Promising alternative energy firm Adaptive Materials sold to U.K. company
Lon Horwedel | AnnArbor.com
U.K.-based Ultra Electronics Holdings plc paid $23 million to acquire Pittsfield Township-based Adaptive Materials from its founders, husband-and-wife Michelle Crumm and Aaron Crumm.
A spokeswoman said the company is expected to maintain its 47,000-square-foot operation just off South State Road in Pittsfield, where the company produces fuel cells and employs between 50 and 60 workers.
Michelle Crumm, the company's chief business officer, could not be reached for comment. Michelle and Aaron are expected to stay with the company.
“Adaptive Materials has always been a privately-held company that has grown steadily through its work in the military space,” Michelle said in a statement. “Acquisition at this time by Ultra Electronics made perfect sense. Together, we can continue to invest in broadening the product portfolio to meet a growing demand from a wide range of customers for Adaptive Materials’ fuel cells.”
The company was founded about 10 years ago as an outgrowth of Aaron Crumm's doctoral project at the University of Michigan. The firm makes fuel cell packs that run on standard propane fuel that can be bought at stores throughout the world.
The technology provides an alternative to heavy battery packs and is considered particularly valuable for the military, whose soldiers need lightweight portable power sources to perform operations in the field.
The military has plunged tens of millions of dollars into the company, including more than $10 million in 2010.
Because of the government funding, Adaptive Materials is the rare example of a startup company that never had to seek or accept funding from outside investors. The company never took venture capital funding, so the outcome of the sale is sure to be very lucrative for the Crumms and the employees of the company, who have shares of their own.
Ultra Electronics is a conglomerate with some 24 companies in 100 markets, including defense, energy and security. Its enterprise value, a measure of its market worth, is $234.39 billion, according to Yahoo! Finance.
Adaptive Materials, in a news release, suggested that the deal would provide financing to continue to expand its fuel cell production capacity and pursue more market opportunities, including commercial applications such as the recreational vehicle market.
“Adaptive Materials is an excellent acquisition for Ultra Electronics, adding to the Group’s range of specialist energy solutions,” said Rakesh Sharma, chief operating officer of Ultra, in a statement. “Adaptive Materials has excellent IP, endorsed by its customers, and will benefit from Ultra’s proven abilities in high quality, volume manufacturing as it enters the production phase for its range of fuel cells. I am confident that Adaptive Materials will continue its track record of innovation under Ultra’s ownership.”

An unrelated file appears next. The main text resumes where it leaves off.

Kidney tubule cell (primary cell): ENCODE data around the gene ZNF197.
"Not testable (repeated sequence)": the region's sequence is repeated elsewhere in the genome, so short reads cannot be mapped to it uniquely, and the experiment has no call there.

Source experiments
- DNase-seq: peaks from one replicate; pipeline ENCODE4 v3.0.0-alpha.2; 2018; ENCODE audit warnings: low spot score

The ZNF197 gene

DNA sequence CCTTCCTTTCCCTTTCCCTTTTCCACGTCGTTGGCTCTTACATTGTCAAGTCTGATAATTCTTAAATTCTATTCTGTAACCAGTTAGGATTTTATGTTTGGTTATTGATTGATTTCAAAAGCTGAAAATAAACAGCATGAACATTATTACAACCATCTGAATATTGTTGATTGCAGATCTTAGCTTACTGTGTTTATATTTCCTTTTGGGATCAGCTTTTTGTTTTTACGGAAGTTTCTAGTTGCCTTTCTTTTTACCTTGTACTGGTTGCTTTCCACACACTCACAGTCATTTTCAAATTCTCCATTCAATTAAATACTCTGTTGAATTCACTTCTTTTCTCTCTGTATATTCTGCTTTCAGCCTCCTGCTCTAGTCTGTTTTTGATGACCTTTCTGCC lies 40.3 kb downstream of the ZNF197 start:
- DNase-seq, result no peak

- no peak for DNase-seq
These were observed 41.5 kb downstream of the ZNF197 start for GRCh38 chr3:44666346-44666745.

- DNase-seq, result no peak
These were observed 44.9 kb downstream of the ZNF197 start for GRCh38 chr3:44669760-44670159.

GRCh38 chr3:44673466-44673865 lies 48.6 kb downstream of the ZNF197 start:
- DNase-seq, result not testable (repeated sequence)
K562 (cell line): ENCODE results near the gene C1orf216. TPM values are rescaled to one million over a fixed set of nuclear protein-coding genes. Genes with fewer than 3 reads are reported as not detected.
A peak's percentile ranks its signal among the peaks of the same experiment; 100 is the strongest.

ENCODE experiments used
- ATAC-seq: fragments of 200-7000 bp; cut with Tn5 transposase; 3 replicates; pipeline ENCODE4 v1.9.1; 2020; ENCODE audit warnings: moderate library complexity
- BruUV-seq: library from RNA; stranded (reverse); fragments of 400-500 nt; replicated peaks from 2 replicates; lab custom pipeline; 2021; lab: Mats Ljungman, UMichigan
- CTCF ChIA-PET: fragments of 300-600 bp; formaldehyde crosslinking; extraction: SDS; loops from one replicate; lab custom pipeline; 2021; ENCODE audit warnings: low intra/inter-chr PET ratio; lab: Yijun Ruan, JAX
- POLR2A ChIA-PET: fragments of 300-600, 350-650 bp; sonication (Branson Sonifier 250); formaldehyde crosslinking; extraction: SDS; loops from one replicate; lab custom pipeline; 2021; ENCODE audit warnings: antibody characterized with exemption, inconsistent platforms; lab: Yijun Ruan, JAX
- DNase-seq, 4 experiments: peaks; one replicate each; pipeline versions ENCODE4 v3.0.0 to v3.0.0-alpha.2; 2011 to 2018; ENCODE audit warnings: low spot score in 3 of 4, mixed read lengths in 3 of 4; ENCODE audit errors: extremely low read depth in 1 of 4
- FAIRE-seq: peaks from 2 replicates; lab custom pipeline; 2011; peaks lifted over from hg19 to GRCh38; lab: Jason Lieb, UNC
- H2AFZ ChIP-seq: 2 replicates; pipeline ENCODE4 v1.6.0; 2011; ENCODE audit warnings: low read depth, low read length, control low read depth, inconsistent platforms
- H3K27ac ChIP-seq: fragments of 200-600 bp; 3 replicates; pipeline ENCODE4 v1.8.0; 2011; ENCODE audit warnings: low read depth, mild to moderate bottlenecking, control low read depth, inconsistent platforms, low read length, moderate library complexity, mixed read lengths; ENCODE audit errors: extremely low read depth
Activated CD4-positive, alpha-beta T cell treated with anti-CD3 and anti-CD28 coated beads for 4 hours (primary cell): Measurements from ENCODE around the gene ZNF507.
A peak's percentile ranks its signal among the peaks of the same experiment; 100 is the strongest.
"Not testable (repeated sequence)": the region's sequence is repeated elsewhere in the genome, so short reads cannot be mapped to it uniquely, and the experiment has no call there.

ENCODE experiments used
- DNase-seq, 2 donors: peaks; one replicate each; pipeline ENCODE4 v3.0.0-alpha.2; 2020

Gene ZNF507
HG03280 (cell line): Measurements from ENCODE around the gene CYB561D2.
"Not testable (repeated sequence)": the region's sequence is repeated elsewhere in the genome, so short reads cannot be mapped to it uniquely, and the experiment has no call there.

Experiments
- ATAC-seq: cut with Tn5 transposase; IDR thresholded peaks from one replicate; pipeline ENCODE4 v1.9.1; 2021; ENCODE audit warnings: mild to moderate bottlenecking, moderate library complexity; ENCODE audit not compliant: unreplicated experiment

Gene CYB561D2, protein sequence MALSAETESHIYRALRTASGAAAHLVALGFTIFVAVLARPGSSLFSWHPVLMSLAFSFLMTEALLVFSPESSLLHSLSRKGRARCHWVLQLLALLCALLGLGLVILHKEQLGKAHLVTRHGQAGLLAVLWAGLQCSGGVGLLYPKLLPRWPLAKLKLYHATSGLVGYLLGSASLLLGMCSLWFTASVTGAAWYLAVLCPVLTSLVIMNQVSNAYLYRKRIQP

Adaptive Materials is currently seeking to hire about 10 engineers, and those jobs will be filled, the company said.
The firm has experienced overwhelming interest in its jobs in the past. When the company announced in early 2010 that it needed to hire nine engineers as soon as possible, the firm received some 7,100 applications.
Adaptive Materials is one of several companies in the Ann Arbor region that have gotten tax relief from the Michigan Economic Development Corp. in recent years. The firm in 2007 received a 7-year, $871,000 tax credit from MEDC's Michigan Economic Growth Authority board based on a promise to add 100 jobs over that period. The firm also received a 12-year, $41,000 tax abatement from Pittsfield Township.
The company also got a $6.27 million low-cost loan in 2006 from MEDC's 21st Century Jobs Fund. That loan was paid off. In early 2010, the firm received $3 million from the MEDC's Centers of Energy Excellence program, and $1.4 million of that has already been distributed to the company.
Whether Ultra Electronics maintains its promise to keep the company in the Ann Arbor area for the long term is sure to be closely watched.
The region is still bruised from the exodus of U-M medical devices startup HandyLab, whose acquirer, New Jersey-based Becton, Dickinson and Co., is eliminating the company's Pittsfield Township office and moving production of its infection-detection device to the East Coast.
But there are other local examples of acquisitions where the company kept its offices here and decided to grow. Network security firm Arbor Networks was sold in 2010 to Plano, Texas-based Tectronix Communications, which has said it plans to add 30 jobs to Arbor's 90-person Ann Arbor office by the end of 2011.
Also, Ann Arbor software firm HealthMedia, sold to Johnson & Johnson in 2008, is still based here and is gradually adding to its staff.